Dangers Mount for Future of Investigative Journalism; MEDIA ANALYSIS

Article excerpt

Byline: Roy Greenslade

THERE has never been a period in my life when the general interest in journalism has been so intense. Hardly a day passes without some sort of hand-wringing and headshaking discussion about the past, present and future of the news-gathering business.

In the past couple of weeks, I have attended two academic debates, a special meeting hosted by ex-Sunday Times editor Sir Harry Evans, a City legal firm's private conference and the first of Lord Justice Leveson's phonehacking seminars as part of his Government-sanctioned investigation into the scandal. The second seminar was taking place today.

Hacking has put journalism under the spotlight and it would appear that every aspect of the trade is now under scrutiny. The role of investigative journalism is also the topic chosen for consideration by the noble lords sitting on the Communications Select Committee in the House of Lords.

At yesterday's hearing, the peers heard from a couple of editors -- Alan Rusbridger of the Guardian and Ian Hislop of Private Eye -- and two awardwinning practitioners of the art, Nick Davies and Clare Sambrook. This is a quartet with a lot to celebrate but the overall message was, ultimately, depressing.

Though undoubted examples of good investigative journalism still abound, as a superb crop of entries to last year's major awards in the field illustrated, there is a spectre haunting journalism. And no one is in the mood to throw a party just now. In fact, there are two major spectres, and several smaller long-term ones.

The most obvious problem -- what Rusbridger called "the big existential threat" -- is economic. Most newspaper publishers are coping with an unprecedented assault on the business model that has sustained the industry for more than a century.

Three of the four national daily titles at the serious end of the spectrum -- The Times, Guardian and Independent -- are losing money, loads of money. Their Sunday equivalents are not making money either.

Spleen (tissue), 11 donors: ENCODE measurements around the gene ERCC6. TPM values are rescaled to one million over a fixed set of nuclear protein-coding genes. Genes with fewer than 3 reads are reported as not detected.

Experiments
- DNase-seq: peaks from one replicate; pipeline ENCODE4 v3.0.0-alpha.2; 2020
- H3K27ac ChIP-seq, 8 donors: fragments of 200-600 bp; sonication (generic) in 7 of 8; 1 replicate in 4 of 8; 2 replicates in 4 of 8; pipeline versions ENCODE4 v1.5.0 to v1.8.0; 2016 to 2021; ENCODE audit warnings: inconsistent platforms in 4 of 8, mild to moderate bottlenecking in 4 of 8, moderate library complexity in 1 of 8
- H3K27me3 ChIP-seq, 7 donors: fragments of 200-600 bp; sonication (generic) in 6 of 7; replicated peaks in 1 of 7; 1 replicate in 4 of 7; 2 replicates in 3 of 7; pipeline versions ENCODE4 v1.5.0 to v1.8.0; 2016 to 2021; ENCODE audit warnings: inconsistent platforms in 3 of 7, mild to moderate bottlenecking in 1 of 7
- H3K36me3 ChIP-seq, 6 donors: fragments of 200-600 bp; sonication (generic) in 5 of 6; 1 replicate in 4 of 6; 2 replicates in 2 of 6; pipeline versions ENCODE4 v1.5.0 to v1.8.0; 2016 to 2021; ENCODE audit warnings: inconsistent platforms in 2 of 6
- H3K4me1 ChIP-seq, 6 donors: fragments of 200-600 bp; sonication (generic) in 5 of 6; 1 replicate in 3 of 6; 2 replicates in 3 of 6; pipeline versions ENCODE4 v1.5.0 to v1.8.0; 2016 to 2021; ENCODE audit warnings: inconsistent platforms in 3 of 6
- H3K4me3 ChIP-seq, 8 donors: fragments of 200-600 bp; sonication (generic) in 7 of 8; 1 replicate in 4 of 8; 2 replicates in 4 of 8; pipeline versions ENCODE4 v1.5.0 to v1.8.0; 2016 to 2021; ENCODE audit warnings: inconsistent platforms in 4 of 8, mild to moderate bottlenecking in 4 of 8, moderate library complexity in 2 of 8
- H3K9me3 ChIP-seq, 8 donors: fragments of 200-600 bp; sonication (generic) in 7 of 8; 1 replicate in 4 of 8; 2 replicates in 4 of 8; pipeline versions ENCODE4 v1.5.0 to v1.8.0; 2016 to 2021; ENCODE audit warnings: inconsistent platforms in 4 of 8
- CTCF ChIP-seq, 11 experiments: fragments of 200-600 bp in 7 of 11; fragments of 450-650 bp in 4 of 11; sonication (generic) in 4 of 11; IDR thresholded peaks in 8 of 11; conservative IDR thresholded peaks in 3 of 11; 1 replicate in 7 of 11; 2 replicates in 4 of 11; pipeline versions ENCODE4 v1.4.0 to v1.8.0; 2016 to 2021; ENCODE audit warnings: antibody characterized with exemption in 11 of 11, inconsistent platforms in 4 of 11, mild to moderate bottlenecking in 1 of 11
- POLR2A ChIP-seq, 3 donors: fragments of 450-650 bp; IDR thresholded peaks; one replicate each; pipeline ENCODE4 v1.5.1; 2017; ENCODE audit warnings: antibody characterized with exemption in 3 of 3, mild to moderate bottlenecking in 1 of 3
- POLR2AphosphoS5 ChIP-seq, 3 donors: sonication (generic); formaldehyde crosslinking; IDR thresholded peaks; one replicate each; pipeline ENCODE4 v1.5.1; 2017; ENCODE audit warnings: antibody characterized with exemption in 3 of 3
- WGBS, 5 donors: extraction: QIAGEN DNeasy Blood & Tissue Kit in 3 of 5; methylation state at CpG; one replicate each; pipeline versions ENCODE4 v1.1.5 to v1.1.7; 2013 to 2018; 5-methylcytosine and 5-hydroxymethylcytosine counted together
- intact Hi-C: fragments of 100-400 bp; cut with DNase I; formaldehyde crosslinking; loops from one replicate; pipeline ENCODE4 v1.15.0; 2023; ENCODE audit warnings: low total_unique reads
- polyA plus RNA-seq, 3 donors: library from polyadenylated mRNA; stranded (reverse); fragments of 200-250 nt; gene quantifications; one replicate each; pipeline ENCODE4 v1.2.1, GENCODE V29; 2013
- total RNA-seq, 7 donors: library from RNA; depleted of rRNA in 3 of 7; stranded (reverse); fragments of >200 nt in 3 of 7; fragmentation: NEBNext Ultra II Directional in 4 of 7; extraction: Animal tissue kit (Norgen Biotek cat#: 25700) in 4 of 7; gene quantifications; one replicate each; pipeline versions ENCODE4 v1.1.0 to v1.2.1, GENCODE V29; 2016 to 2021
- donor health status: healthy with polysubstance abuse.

Editors can still produce their papers, and they will say that their journalism isn't suffering, but editorial budgets are so strained that investment in investigative journalism, the most costly branch of the trade, is bound to be squeezed.

The second spectre is being played out at the Leveson inquiry, where editors are doing battle to protect press freedom from an enhanced system of regulation which could, if we are not careful, hinder journalists' ability to carry out their work on behalf of society.

Add to that the problems highlighted by Sambrook, echoing comments aired twice in recent weeks by the Financial Times editor Lionel Barber, about the way companies are sealing themselves from proper scrutiny by preventing the publication of information that they deem to be commercially confidential.

Sambrook went a little further by suggesting that the Government is employing the same method by hitching many of its activities to business entities.

Then there is the continuing problem of our libel laws, still unreformed despite the best efforts of those dedicated to effecting a change. Alongside the development of a privacy law, these present another financial headache for press owners. Fighting legal cases costs a great deal of money.

As if that weren't enough, there is the growing might of the public relations industry -- and I use the word industry advisedly. …